We're seeing the exact same setup in shares of another phone maker, BlackBerry (BBRY).

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Like Nokia, Blackberry is consolidating sideways in a rectangle pattern, just in the shorter-term. For BBRY, the key levels to watch are resistance at $11 and support at $9. Here again, when shares break outside of that range, the high-probability trade is to bet in the direction of the breakout.

Why is that the case? It all comes down to buyers and sellers. Patterns like the rectangles in BBRY and NOK or the ascending triangle in TEL are a good quick way to identify what's going on in the price action, but they're not the reason a stock is tradable. Instead, the "why" comes down to basic supply and demand.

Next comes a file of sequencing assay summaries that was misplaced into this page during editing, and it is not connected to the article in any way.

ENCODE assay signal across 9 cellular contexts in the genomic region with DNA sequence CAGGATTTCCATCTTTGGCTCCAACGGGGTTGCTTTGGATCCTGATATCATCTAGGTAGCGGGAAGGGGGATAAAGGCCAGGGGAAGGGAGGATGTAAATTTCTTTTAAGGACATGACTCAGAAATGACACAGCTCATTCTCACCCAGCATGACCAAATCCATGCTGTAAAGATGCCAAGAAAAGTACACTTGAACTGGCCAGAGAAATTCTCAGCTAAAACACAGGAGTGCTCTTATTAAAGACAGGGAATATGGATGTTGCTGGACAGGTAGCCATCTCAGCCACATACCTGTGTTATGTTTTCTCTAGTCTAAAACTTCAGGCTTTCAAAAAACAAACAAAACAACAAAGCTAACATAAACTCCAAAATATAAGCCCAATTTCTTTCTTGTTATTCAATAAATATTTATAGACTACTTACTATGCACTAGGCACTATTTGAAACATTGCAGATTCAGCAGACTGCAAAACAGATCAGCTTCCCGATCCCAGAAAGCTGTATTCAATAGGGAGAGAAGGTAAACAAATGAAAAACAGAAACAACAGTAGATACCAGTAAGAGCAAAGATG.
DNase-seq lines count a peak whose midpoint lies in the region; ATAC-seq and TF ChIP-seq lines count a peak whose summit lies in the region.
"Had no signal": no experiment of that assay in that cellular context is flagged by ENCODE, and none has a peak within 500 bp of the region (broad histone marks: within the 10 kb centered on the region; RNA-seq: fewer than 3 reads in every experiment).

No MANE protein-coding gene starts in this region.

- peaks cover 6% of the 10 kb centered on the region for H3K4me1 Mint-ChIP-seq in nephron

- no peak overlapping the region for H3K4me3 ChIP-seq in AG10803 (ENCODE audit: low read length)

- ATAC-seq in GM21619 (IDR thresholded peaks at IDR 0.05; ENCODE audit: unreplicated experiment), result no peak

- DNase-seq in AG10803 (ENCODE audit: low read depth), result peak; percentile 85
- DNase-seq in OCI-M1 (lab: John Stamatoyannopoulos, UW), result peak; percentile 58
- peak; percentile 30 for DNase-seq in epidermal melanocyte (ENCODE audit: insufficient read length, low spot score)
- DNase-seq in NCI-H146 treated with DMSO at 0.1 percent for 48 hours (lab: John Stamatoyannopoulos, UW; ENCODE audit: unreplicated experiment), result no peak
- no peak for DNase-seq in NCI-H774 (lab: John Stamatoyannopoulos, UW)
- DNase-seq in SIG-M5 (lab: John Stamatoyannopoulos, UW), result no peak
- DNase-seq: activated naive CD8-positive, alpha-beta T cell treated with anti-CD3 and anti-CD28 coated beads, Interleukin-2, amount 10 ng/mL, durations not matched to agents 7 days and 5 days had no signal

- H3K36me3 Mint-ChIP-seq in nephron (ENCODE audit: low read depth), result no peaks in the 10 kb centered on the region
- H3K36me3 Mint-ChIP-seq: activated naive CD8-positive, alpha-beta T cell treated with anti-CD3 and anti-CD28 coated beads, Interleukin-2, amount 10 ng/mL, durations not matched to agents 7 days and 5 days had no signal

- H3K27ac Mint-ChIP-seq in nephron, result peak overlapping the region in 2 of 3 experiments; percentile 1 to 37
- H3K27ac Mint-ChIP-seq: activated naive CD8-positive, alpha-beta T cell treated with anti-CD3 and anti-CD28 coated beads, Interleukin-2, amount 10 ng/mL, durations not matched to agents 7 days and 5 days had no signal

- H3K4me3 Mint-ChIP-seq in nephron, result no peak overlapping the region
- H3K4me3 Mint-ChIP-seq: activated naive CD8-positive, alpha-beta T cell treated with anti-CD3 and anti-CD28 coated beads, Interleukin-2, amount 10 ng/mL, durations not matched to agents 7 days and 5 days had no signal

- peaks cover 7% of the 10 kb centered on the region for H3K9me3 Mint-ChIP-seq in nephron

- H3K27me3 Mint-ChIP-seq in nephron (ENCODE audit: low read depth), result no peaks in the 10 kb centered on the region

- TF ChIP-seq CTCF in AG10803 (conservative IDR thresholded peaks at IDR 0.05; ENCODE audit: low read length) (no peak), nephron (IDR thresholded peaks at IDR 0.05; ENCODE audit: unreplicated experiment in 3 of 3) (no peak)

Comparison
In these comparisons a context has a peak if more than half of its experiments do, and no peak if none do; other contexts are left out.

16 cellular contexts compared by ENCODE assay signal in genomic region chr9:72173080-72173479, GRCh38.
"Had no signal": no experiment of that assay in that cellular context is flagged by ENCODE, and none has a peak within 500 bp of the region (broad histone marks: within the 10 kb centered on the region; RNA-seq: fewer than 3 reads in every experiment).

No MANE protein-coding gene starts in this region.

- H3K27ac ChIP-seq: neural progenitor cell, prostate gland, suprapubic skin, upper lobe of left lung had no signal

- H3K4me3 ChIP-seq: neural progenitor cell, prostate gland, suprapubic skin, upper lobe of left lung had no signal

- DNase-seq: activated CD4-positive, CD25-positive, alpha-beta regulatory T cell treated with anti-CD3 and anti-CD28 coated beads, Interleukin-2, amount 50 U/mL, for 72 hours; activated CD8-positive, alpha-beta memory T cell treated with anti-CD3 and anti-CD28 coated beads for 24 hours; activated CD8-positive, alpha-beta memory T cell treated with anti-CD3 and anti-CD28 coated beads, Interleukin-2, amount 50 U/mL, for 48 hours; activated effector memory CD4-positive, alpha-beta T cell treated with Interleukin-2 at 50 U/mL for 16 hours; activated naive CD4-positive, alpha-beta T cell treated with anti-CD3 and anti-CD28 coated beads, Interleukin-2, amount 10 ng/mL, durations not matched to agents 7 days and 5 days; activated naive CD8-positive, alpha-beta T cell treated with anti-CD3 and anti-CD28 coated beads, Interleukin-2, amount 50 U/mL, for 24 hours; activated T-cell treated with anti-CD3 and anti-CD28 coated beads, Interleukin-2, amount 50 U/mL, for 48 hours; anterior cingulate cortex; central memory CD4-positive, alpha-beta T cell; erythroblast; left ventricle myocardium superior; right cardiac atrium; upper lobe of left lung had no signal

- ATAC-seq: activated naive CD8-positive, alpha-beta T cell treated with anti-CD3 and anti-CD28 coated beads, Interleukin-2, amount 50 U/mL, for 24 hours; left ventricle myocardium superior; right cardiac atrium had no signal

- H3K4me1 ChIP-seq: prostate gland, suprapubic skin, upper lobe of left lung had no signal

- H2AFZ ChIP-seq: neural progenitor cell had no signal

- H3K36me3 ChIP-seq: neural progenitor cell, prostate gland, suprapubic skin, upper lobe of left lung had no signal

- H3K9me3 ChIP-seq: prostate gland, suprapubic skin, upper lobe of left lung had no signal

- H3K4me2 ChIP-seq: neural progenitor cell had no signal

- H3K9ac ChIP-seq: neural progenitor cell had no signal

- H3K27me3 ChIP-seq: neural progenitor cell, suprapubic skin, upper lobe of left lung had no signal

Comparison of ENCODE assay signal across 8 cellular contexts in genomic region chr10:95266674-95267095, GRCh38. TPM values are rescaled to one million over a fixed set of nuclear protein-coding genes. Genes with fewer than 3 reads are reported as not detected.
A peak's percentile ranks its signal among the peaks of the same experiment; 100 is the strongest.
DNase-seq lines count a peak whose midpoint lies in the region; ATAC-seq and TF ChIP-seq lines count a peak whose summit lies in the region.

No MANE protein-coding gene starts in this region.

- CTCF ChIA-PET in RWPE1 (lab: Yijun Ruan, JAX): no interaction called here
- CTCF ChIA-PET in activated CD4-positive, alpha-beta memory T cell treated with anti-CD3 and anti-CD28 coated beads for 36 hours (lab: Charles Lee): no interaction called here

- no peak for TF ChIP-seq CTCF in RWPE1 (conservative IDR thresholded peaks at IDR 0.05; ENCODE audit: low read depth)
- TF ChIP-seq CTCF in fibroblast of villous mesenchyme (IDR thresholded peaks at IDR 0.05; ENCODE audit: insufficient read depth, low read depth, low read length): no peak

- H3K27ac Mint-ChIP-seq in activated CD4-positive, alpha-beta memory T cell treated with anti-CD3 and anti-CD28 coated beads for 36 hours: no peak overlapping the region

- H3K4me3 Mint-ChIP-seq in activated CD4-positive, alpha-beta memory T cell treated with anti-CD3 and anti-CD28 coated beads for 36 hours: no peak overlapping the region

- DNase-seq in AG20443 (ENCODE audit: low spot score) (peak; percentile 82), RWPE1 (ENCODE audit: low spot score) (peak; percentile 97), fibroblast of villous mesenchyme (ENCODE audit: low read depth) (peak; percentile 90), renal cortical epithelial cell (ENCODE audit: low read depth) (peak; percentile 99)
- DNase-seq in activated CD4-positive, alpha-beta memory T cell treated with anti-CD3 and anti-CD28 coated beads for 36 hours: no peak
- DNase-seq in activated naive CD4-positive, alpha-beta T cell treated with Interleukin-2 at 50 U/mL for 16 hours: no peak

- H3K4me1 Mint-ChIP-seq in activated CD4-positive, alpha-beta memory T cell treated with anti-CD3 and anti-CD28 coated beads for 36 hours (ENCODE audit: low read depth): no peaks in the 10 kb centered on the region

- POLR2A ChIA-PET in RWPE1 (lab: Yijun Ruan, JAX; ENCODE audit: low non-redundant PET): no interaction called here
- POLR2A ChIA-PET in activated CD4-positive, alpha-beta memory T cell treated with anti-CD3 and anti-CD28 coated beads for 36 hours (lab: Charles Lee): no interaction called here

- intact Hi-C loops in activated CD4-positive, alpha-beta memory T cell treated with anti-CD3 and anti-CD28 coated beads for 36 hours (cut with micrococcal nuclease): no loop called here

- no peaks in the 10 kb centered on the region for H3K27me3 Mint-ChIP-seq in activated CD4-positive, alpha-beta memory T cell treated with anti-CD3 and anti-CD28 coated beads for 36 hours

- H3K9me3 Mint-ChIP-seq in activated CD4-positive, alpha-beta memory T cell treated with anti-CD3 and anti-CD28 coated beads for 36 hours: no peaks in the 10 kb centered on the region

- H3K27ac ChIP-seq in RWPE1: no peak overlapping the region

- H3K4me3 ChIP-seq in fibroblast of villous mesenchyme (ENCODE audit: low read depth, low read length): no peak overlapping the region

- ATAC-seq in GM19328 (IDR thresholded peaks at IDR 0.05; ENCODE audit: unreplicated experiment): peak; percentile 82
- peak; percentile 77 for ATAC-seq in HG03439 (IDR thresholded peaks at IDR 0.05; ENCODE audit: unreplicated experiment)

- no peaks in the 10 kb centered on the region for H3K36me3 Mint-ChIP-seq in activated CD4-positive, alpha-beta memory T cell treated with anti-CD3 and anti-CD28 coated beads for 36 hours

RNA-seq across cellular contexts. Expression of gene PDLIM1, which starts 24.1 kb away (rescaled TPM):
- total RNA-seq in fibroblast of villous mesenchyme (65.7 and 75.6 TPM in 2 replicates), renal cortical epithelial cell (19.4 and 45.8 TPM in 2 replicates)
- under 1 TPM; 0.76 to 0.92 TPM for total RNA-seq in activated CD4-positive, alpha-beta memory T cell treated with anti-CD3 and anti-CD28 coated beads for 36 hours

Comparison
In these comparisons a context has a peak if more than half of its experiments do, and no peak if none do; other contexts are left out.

The $11 resistance level, for instance, is a price where there has been an excess of supply of shares; in other words, it's a place where sellers have previously been more eager to step in and take gains than buyers have been to buy. That's what makes a breakout above $8 so significant -- the move means that buyers are finally strong enough to absorb all of the excess supply above that price level.

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